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Is an oral contract a good idea?

In any business, a contract can help protect you or your business. Contracts set up terms and lay out expectations and provisions for everyone involved, holding each party responsible for their end. Depending on your business, you’ll need to assess what type of contract is best for you. And while there are a number of types to choose from, it’s important to know whether or not an oral contract will suffice.

 

What is an oral contract?

Simply put, an oral contract is a verbal agreement between you and your partner or employee. Despite the fact that oral contracts don’t exist in writing, they can still be legally enforceable. However, should a dispute arise, it can be difficult to prove the terms of an oral contract without enough evidence. That’s why an oral contract isn’t simply an informal or casual agreement over a cup of coffee, nor should it be.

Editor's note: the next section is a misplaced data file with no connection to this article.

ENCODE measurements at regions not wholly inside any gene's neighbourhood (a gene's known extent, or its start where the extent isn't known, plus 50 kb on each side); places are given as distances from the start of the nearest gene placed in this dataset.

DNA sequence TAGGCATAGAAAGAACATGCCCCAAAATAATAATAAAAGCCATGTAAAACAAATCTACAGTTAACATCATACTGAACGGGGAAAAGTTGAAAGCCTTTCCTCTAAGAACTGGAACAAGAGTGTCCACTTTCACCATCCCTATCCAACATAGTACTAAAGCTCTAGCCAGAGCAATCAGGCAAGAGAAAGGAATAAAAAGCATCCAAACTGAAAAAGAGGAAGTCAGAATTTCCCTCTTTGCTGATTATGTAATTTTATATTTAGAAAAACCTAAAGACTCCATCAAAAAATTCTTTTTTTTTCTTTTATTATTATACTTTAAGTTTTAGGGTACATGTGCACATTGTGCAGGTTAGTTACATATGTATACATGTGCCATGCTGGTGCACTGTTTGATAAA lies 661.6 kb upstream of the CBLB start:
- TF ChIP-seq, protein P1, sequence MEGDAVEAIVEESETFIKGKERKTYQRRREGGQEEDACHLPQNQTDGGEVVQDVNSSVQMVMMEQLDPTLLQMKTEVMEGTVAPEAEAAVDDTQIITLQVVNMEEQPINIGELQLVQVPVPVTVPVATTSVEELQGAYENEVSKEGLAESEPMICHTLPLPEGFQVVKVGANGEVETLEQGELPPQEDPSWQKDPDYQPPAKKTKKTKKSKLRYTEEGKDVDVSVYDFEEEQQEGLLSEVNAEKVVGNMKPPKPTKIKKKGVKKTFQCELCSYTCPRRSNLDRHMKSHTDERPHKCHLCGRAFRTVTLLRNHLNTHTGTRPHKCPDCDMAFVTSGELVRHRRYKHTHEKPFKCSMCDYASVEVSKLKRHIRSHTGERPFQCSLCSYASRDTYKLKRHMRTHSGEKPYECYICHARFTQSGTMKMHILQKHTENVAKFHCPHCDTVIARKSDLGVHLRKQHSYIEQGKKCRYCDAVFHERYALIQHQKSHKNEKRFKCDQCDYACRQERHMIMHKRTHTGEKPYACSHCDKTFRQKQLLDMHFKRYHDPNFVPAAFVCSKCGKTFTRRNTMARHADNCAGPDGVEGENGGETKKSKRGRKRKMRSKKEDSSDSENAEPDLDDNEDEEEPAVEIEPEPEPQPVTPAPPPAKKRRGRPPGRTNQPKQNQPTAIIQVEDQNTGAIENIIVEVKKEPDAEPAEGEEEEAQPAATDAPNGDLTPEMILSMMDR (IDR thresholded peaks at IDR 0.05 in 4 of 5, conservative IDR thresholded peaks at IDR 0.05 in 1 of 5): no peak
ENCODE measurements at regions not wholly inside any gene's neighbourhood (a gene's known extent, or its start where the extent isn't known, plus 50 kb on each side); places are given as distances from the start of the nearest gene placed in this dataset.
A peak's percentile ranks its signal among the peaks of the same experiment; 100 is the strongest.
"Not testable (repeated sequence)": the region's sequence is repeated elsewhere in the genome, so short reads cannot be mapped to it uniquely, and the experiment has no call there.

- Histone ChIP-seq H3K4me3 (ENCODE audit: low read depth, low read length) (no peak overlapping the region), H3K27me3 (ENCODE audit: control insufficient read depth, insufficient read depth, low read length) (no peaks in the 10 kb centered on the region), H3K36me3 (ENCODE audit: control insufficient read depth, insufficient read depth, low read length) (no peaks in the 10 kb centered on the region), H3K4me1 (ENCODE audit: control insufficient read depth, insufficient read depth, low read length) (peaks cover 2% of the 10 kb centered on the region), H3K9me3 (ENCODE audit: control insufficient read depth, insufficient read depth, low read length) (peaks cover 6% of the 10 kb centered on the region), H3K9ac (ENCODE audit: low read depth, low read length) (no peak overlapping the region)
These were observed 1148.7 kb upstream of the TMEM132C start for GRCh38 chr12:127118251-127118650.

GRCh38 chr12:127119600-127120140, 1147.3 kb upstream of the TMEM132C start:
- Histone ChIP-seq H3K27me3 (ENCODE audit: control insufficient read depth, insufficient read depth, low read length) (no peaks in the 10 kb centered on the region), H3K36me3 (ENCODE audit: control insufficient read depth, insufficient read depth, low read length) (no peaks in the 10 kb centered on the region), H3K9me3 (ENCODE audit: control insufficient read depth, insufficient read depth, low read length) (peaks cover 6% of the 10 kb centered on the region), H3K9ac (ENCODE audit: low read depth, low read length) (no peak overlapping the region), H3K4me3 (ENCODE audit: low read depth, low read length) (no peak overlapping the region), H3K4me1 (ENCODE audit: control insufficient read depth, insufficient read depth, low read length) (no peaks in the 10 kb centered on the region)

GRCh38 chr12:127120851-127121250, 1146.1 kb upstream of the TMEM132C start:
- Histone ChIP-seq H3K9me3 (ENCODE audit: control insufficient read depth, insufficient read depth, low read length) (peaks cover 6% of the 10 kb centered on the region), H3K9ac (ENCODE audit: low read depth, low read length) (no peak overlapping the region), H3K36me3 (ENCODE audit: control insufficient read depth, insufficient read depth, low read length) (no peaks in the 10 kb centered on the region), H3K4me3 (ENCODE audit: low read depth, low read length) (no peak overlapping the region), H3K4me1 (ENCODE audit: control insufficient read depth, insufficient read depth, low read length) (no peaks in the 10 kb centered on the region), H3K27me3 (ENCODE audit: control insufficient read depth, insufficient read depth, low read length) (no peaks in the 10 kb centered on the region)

Elements of an oral contract

While written contracts usually require a signature or two, a handshake usually seals the deal in an oral contract. But like any other contract, a verbal agreement must include certain elements in order for a court to consider it a legally enforceable contract.

The basic elements of a contract, oral included, involve:

  • An offer
  • A consideration
  • An acceptance
  • Mutuality

If you can prove to a court of law that these requirements took place, your oral contract is likely at the very least enforceable. However, an oral contract can only take you so far.

An oral contract may not be in your best interest

If something goes wrong, an oral contract may not be the best way to protect yourself or your business. As mentioned before, oral contracts are often easily disputable, especially if there was no one else to witness it.

Therefore, it’s better to stick to written contracts. An oral contract may be a red flag that a party might not honor the terms of the agreement. And although an oral contract may be an easier, less time-consuming option in some cases, it doesn’t guarantee your protection.

Written contracts, on the other hand, generally minimize the risk of contract breaches. And if that should happen, you can better protect your rights with a contract in writing.

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